This week marks the culmination of special commemorations and actions for PAN’s global community. And in 2013, No Pesticides Use Day (December 3) and International Human Rights Day (December 10) have an added level of poignancy as we join the world in reflecting on the remarkable life of the great Nelson Mandela.
Coming of age in the seventies and eighties, I was an anti-apartheid activist. What I learned about social change and international solidarity in those times still inspires me today. And PAN’s work around the world — to both protect communities from harm imposed by pesticide corporations and support ecological, sustaining food production — is a natural outgrowth of the grassroots-powered solidarity movements of past decades in at least three different ways.
1. We take cues from affected communities
When I was young, I worked in Chicago with long-time activists who had significant ties to the African National Congress, the South African Council of Churches, and other groups representing students and labor in southern Africa. Through these networks, we could vet our strategies — such as promoting institutional divestment and developing a sister-city relationship with the township of Alexandra — with the people we were trying to help. I quickly learned to appreciate the savvy and ingenuity, as well as the bravery, of South Africans, whether in their own country or in exile.
Today PAN’s work is grounded in relationships with allies and partner organizations, and especially with those based in “frontline” rural and agricultural communities where pesticide use is most problematic and the impacts are most acutely experienced.
2. 'Think globally, act locally' — more than just a bumper sticker
When people mobilize they can force the powers-that-be to pay attention to historically ignored injustices.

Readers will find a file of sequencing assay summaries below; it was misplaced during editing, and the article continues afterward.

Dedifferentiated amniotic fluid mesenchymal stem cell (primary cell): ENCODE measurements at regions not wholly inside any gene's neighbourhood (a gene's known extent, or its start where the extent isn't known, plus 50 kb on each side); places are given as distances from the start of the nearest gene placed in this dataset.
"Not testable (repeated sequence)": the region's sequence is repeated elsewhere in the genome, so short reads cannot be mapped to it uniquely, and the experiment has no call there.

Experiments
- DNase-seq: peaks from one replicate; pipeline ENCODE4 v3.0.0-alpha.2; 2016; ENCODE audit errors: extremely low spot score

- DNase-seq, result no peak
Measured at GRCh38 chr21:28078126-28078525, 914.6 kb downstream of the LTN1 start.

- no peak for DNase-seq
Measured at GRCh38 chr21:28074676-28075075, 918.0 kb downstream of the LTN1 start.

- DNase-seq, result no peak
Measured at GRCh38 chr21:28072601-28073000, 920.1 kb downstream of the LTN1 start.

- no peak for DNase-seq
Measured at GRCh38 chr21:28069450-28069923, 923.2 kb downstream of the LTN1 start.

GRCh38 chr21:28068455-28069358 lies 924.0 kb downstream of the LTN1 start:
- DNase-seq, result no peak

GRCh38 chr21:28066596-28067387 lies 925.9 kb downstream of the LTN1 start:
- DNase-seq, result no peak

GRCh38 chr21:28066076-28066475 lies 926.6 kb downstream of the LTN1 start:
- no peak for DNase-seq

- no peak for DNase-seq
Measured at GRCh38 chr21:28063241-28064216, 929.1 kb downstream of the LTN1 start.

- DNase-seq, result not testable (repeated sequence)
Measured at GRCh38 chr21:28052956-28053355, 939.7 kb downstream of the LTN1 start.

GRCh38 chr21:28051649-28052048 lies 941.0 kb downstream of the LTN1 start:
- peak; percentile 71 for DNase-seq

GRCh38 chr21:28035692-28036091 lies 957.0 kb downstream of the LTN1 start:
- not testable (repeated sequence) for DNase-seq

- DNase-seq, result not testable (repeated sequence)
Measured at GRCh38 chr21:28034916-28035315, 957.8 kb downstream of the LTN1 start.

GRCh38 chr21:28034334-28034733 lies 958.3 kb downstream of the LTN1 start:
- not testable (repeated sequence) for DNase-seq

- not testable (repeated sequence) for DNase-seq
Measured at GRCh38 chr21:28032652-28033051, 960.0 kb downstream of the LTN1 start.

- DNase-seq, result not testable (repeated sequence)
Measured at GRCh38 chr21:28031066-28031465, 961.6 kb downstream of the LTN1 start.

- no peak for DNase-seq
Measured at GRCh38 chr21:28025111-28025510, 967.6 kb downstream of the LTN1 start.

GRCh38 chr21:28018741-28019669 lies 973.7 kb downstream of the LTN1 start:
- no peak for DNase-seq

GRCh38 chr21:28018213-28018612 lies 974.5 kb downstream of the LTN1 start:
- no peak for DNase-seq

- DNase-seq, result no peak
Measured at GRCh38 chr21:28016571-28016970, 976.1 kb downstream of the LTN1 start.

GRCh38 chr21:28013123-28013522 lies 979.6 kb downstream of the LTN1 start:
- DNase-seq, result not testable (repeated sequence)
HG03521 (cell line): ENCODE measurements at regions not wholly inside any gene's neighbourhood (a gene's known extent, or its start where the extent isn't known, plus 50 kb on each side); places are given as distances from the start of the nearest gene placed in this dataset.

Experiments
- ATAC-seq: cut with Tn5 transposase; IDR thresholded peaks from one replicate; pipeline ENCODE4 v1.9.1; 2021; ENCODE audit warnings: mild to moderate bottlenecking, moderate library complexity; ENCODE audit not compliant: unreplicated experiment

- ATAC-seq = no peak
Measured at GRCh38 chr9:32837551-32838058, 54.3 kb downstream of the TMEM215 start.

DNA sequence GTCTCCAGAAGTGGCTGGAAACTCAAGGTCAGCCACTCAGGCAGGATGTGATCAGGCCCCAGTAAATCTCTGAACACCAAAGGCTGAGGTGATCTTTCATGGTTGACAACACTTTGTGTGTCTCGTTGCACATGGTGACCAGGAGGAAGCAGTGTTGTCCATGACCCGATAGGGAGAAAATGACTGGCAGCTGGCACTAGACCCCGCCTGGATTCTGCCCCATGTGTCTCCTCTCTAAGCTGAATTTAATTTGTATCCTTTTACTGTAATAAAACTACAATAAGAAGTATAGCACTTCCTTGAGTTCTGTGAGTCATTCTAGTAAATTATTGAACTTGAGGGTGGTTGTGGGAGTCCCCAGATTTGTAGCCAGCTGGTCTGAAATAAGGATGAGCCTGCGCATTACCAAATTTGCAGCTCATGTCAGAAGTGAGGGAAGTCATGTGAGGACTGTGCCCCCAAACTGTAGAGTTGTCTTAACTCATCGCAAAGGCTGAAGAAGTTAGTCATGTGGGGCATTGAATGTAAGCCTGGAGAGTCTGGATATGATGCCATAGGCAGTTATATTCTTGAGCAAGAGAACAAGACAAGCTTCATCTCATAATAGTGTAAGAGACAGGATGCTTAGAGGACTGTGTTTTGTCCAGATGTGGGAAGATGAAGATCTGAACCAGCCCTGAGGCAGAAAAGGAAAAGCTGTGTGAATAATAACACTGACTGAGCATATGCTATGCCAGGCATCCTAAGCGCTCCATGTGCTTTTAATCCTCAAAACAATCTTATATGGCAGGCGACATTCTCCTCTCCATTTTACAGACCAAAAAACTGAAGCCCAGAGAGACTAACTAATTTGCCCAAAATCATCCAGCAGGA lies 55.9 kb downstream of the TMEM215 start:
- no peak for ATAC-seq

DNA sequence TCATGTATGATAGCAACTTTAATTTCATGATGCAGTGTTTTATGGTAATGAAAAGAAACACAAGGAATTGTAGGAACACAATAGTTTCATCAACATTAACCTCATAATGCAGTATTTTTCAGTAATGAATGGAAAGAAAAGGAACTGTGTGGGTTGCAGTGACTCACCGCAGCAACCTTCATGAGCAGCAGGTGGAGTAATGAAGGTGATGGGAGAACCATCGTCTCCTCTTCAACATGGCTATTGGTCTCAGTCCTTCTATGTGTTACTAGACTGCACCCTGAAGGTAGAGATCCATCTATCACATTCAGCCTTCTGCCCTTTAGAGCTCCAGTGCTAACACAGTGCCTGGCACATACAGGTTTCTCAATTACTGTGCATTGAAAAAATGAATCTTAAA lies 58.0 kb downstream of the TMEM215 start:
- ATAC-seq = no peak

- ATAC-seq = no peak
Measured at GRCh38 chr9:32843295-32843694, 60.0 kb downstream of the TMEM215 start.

South Africa support groups began to spring up in small towns all over the world, in church basements and on college campuses. At times it felt quixotic, but with the building momentum of a few letters to the editor here, a resolution to stop selling krugerrands there, a powerful movement flourished.
It’s still true that when enough people mobilize in their own community, they can force the powers-that-be to pay attention to historically ignored or far-away injustices.
3. Human rights & economic justice issues are deeply intertwined
Mandela’s African National Congress urged us to connect the dots to “pressurize” multinational organizations and government institutions to hold the apartheid regime accountable for violating the rights of its people.
This week we call on people everywhere to illuminate the dangerous, anti-democratic behavior of the Big 6 pesticide corporations and the human rights abuses they impose on communities across the globe. The actions (and products) of these few international giants like Monsanto and Syngenta endanger human health, damage the environment and harm the livelihoods of farm communities all over the world.
Two years ago, the U.S. stepped in the direction of holding these corporations accountable by endorsing a UN accord recognizing that corporations must respect human rights. Sounds reasonable, right? But since then we haven’t seen any meaningful follow-up action.
In fact, as my colleague Linda Wells recently blogged, the White House is backing sweeping new regional trade agreements that will make it even harder to stop multinational corporations from acting with impunity. Incredibly enough, these agreements include provisions to allow corporations to sue governments whose regulations might harm the company’s future profits.
So, in recognition of International Human Rights Day and in the spirit of Nelson Mandela, today PAN is delivering a message to U.S. National Security Advisor Susan Rice and to Jason Pielemeier at the State Department: It is time for the government to act on its previous commitment and hold the Big 6 to account. The chorus calling for this action is getting louder by the day.